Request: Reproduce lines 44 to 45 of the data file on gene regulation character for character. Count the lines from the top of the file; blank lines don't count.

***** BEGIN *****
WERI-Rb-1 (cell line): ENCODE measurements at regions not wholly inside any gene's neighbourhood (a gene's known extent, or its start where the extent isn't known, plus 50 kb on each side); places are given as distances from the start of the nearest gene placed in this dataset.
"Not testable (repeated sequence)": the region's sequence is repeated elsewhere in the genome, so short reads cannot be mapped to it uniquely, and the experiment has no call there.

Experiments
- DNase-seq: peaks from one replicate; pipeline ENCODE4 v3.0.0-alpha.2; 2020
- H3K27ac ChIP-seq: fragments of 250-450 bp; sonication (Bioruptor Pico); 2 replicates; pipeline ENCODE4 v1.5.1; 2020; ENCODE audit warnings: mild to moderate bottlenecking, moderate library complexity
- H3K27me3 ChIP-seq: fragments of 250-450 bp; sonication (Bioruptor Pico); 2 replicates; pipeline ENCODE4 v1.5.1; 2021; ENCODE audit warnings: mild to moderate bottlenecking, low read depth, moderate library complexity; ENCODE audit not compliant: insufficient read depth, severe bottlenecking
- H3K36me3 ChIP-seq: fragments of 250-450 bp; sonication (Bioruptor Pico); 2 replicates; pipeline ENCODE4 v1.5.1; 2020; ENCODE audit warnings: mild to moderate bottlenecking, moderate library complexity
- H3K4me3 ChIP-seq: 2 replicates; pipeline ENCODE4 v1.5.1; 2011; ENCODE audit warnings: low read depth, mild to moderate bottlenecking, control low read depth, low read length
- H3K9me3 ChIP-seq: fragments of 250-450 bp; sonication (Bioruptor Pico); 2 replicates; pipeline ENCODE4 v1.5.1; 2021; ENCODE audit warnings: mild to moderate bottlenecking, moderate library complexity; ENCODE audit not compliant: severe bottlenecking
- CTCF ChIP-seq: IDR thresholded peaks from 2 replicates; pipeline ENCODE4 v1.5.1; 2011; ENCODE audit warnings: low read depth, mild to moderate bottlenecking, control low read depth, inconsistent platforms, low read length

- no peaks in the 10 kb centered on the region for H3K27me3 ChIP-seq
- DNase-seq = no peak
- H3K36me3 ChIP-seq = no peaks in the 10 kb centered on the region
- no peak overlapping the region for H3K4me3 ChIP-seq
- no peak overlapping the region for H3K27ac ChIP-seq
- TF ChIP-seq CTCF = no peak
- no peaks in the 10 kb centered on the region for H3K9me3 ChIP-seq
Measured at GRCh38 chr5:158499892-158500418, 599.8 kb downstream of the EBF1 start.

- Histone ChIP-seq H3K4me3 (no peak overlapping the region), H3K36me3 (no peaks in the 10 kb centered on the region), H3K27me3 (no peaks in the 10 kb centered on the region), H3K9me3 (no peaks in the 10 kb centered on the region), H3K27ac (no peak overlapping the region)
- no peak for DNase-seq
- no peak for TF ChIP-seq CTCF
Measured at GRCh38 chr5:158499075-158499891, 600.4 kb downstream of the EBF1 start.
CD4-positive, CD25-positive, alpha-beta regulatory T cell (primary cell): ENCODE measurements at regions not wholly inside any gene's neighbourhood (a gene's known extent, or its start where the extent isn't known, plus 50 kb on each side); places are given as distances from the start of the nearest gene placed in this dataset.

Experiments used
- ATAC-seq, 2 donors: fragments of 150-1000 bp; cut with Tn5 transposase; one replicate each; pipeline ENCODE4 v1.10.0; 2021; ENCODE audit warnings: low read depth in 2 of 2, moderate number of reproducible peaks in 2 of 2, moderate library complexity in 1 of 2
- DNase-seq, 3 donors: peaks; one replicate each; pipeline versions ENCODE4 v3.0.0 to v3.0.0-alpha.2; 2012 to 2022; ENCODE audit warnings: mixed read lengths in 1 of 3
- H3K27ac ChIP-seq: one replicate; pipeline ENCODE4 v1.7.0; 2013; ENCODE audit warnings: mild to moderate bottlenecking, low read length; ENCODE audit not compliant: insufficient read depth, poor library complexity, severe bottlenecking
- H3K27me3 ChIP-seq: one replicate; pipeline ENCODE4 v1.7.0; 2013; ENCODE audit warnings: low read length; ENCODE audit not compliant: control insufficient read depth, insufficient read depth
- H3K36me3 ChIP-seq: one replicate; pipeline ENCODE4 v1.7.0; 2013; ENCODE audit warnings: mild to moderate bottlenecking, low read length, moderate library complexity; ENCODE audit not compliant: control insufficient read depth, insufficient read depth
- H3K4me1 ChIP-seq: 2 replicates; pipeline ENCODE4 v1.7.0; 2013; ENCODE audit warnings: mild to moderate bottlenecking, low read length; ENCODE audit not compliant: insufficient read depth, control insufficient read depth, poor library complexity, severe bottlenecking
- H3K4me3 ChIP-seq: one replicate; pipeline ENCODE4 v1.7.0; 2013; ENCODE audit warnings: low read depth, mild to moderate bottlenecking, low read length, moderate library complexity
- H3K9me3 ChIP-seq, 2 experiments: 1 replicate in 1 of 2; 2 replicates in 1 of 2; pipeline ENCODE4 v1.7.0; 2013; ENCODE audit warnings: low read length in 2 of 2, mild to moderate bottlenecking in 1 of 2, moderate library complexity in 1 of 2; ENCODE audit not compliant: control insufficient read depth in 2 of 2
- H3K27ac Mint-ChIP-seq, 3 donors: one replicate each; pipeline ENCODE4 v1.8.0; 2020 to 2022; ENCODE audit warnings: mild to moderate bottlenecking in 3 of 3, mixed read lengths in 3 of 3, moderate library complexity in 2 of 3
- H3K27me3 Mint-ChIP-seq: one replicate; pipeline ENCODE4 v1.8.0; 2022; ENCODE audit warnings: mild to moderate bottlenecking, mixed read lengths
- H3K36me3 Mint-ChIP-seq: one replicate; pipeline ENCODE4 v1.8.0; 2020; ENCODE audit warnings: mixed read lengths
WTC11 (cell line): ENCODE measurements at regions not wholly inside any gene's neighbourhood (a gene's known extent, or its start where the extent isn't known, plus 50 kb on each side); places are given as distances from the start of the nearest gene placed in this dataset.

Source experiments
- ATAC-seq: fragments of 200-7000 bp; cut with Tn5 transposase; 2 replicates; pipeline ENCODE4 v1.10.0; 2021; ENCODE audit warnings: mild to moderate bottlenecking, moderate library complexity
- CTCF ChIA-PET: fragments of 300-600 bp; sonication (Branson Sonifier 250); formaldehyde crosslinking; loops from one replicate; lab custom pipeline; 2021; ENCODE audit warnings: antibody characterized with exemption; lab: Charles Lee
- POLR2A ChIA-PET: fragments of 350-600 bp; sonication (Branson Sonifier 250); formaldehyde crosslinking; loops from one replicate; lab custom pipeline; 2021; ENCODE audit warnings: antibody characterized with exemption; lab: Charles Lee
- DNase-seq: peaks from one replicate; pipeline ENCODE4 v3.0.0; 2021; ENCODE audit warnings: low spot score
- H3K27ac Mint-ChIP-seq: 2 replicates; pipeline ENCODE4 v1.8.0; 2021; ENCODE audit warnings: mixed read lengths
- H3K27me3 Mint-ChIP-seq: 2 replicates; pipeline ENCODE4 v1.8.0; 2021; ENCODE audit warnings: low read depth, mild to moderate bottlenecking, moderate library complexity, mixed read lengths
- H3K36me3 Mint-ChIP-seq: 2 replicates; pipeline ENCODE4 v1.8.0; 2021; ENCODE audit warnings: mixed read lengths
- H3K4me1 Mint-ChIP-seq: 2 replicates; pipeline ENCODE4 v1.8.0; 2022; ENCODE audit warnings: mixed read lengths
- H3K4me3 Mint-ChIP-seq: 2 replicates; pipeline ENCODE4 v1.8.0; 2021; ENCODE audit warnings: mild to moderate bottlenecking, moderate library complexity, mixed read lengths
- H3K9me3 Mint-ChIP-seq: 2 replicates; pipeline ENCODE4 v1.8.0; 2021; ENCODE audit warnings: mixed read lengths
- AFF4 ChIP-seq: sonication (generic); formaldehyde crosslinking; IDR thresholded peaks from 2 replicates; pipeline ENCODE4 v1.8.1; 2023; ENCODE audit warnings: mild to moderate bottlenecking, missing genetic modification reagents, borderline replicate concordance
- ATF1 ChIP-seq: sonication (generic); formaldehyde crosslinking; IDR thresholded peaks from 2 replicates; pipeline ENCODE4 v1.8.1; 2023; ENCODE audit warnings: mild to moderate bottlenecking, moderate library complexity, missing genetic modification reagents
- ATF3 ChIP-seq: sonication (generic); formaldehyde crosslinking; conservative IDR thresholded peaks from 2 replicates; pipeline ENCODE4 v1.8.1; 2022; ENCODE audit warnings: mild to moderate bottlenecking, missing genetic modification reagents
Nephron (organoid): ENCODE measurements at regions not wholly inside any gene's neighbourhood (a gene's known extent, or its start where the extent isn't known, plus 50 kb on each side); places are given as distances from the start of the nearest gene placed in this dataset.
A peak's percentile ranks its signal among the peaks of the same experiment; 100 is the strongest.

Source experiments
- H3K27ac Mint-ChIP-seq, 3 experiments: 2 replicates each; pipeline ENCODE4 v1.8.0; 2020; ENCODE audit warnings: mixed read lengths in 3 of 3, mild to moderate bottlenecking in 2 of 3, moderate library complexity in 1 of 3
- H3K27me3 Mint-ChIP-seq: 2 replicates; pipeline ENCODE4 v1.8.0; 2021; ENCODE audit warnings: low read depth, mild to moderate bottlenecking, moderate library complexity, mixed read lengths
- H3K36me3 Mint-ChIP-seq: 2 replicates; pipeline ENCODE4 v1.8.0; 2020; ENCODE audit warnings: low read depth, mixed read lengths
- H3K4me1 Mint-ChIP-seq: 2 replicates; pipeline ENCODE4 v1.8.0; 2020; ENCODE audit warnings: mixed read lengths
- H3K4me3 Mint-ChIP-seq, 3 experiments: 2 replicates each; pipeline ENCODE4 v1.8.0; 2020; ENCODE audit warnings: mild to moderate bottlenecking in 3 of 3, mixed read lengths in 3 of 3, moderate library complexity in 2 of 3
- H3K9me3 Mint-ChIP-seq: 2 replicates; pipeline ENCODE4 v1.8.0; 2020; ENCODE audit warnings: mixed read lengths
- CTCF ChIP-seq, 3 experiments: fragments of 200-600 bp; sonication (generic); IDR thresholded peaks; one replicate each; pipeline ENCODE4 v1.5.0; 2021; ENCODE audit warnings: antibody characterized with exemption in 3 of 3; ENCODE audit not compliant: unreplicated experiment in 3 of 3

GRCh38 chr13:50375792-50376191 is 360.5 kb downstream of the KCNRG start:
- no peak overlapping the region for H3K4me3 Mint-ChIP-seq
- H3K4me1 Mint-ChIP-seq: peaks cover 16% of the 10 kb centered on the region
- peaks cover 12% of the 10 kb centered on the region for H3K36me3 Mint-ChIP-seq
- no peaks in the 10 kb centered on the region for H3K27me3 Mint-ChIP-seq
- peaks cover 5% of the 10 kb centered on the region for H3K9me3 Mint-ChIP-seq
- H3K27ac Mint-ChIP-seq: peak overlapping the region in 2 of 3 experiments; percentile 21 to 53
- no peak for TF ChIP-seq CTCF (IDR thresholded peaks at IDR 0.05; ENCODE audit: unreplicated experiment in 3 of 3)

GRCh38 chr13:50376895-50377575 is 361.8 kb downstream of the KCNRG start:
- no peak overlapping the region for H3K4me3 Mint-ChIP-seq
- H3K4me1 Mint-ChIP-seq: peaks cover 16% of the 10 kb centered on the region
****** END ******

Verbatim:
- H3K36me3 Mint-ChIP-seq: 2 replicates; pipeline ENCODE4 v1.8.0; 2021; ENCODE audit warnings: mixed read lengths
- H3K4me1 Mint-ChIP-seq: 2 replicates; pipeline ENCODE4 v1.8.0; 2022; ENCODE audit warnings: mixed read lengths